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Word Art: Seven Ways to Sneak Past the Lizard Brain

Whenever possible, I set aside my birthday as a day to go out, explore, ramble and indulge myself a bit.  June 14, 2010 was no exception.  I spent the day visiting Centennial Olympic Park and the Georgia Aquarium and that evening I went to a restaurant in Virginia Highlands for Linchpin day.

Linchpin day was, in short, a gathering of folks inspired by the Seth Godin book Linchpin: Are You Indispensible?, which I hadn’t even read yet but was looking forward to doing so.  I had a marvelous time meeting with people who were enthusiastic about the idea that work could be about passion, about connection, about making a difference in the world and that your job didn’t have to be some horrible hellish thing you put yourself through so you can pay for a secure place to sleep and watch television in.

While gathering information about the meetup, I also found out that a group of people were putting together a magazine to commemorate Linchpin day and to make sure that contributors would ‘ship’ as quickly as possible, they placed a 48-hour deadline just after the meetings, so people would get their ideas and impressions in right away instead of dithering.

So the next day, I bought a copy of Linchpin, read the whole thing, got out my materials and made some art.

Seven Ways to Sneak Past the Lizard Brain

1.  Tell the lizard brain you’re only going to work on The Big, Scary Thing What That Needs To Be Done for only five minutes.  Do so.  When the five minutes are up, do just five more.  Repeat until momentum causes you to lose track of time.

2.  Picture the awful things that the demon in your head goes on about being said by somebody you would dearly love to piss off.  (You might do best to invent someone, so your contempt doesn’t carry over to a live human being.)  Imagine him like the villain at the end of some comedy, at the moment he has been proven powerless and is stomping and flailing and trying to reassert his vanished authority.

3.  Do the lousiest, crummiest first draft of The Big Scary Thing What That Needs To Be Done that you can possibly come up with.  Get from Point A to Point B and fix the result.  There’s no way to sharpen a blade before it’s been forged.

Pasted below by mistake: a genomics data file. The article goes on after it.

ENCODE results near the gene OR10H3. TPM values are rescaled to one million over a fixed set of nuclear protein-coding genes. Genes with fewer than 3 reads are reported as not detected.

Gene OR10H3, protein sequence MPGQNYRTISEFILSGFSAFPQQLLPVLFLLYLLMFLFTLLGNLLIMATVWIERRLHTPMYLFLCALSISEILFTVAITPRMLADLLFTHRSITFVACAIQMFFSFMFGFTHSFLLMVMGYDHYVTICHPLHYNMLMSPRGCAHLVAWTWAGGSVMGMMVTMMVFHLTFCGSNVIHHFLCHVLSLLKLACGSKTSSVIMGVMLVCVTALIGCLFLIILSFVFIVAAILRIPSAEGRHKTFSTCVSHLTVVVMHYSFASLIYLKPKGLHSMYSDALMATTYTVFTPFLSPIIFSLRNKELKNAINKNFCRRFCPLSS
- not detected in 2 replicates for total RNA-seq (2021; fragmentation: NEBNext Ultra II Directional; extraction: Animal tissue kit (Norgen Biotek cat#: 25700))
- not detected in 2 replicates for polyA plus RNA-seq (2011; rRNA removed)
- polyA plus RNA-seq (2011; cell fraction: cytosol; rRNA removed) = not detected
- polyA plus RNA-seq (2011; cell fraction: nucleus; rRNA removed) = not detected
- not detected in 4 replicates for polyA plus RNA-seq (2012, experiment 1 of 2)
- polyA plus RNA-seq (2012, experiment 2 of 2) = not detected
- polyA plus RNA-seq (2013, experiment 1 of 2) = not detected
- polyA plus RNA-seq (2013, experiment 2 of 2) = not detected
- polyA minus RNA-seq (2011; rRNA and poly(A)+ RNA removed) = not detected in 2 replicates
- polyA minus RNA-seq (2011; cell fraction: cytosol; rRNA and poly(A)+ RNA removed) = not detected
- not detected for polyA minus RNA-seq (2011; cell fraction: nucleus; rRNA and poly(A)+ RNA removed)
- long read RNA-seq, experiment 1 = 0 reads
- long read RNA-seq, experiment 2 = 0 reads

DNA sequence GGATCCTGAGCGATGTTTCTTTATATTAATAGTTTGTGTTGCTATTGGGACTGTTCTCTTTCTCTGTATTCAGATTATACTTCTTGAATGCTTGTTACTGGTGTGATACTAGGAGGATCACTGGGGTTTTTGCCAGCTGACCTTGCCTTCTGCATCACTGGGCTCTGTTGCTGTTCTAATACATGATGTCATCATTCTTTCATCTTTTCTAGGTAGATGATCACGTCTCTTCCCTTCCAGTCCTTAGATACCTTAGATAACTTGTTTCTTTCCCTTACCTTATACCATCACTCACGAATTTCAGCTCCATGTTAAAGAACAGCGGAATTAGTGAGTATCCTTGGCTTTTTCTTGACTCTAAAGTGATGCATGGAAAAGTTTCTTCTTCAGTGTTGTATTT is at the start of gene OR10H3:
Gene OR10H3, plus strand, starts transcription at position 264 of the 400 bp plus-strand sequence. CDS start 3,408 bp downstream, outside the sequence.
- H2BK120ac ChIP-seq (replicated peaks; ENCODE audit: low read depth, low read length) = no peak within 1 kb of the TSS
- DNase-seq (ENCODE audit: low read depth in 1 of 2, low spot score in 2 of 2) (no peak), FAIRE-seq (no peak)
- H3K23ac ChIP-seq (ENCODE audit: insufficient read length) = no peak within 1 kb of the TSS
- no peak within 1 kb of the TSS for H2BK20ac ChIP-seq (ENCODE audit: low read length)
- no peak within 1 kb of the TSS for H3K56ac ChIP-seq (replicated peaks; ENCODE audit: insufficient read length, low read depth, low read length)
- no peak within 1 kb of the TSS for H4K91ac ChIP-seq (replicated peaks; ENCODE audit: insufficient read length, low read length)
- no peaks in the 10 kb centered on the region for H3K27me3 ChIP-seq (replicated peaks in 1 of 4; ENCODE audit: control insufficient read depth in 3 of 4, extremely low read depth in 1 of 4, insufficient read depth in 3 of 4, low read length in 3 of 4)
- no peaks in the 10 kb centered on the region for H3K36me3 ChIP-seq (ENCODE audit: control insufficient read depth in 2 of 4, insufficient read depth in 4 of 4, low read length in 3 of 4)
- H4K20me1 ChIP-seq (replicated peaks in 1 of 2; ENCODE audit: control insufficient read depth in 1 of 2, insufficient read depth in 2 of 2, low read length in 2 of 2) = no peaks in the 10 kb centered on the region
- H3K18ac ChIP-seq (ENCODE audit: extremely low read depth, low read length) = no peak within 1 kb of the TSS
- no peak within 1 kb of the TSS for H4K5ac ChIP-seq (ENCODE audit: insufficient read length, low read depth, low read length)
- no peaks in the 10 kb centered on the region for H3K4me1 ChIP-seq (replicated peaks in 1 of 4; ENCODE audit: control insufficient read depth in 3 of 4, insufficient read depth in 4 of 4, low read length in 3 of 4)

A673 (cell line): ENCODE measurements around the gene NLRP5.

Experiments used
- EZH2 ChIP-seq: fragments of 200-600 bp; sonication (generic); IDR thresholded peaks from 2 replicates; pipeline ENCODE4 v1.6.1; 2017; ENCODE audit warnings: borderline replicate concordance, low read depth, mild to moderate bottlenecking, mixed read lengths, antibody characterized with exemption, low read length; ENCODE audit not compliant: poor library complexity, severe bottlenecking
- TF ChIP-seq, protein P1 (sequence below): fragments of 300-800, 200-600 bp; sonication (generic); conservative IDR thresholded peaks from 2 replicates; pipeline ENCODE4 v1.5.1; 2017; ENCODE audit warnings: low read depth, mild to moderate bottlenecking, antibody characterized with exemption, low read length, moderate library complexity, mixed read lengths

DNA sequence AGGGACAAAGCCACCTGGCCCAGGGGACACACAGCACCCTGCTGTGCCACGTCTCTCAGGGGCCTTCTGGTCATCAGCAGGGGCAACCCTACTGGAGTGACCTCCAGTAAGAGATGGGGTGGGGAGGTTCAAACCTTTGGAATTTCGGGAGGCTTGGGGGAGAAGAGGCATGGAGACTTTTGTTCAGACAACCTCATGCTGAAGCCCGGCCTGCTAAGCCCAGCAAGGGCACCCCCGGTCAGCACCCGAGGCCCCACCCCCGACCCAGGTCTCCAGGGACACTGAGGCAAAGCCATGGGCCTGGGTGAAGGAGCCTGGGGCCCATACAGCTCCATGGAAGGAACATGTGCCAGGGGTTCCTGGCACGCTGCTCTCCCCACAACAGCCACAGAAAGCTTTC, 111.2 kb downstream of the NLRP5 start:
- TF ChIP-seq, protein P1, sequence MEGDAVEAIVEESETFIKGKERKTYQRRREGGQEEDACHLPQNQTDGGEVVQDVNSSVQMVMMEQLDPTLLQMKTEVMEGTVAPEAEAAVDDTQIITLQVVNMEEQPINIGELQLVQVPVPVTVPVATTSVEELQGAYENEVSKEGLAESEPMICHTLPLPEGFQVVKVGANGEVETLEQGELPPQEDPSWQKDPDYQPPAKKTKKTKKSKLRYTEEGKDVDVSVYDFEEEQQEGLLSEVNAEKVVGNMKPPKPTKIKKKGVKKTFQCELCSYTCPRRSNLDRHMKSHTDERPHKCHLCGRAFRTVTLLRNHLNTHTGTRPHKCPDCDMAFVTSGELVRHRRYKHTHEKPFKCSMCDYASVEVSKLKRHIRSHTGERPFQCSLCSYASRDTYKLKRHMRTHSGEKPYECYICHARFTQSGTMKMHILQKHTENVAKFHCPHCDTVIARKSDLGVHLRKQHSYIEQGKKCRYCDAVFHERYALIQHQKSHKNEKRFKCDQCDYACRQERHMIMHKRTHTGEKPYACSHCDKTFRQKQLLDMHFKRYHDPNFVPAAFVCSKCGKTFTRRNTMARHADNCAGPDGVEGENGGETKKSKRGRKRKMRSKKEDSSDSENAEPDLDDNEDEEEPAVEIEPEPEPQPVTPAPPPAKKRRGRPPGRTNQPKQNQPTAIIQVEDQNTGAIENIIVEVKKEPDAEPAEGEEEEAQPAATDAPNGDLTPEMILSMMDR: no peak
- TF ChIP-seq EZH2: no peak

4.  Procrastinate your self-indulgence.  Sure, you’ll go and check on how the Internet is doing.  Eventually.  Just five more minutes on The Big Scary Thing What That Needs To Be Done, that’s all . . .

5.  If you have the flexibility to do this, give yourself two options: you will work on The Big Scary Thing What That Needs To Be Done, or you will do nothing at all–no books, no Internet, no phone, nothing.  Sooner or later, your lizard brain will get bored enough to roll over and let you work.

6.  Imagine that somebody is anticipating The Big Scary Thing What That Needs To Be Done and looking forward to the day that your creation meets the world.  Even if the only somebody is you, it is more than enough and you shouldn’t ever deprive yourself or any other.

7.  Always remember that the amount of energy you put into worrying about something does not count as effort expended towards solving the problem . . .

(For those of you scratching your heads and wondering what a ‘lizard brain’ is, I’ll just quote a bit from the book itself to explain:  “The lizard brain only wants to eat and be safe . . . The lizard brain cares what everyone else thinks, because status in the tribe is essential to its survival . . . The lizard brain is the reason you’re afraid, the reason you don’t do all the art you can, the reason you don’t ship when you can.”)

The reason the word “Done” is in bold?  Because I screwed it up the first time I wrote it and correcting it resulted in it resembling boldface.  So I kept it for all subsequent iterations.  This was very much a making-it-up-as-I-went-along kind of work, which meant I reached into my handy bag of Stuff I Say To Myself An Awful Lot (particularly the last line) in order to get the page filled.  But it seemed like the kind of advice that others might benefit from, so there you are.

I sent it in to the magazine and wasn’t sure if they’d even make use of it, or if it would just wind up on the website edition, but much to my amazement when I got my copy, there I was on page 33.  Then I looked in the back and saw that my website was there on the contributors list and thought, hmm, I should probably update or something . . .

Printout of this work (3.1 MB .jpg file) available here.  Please read the license details.

The original is not for sale.

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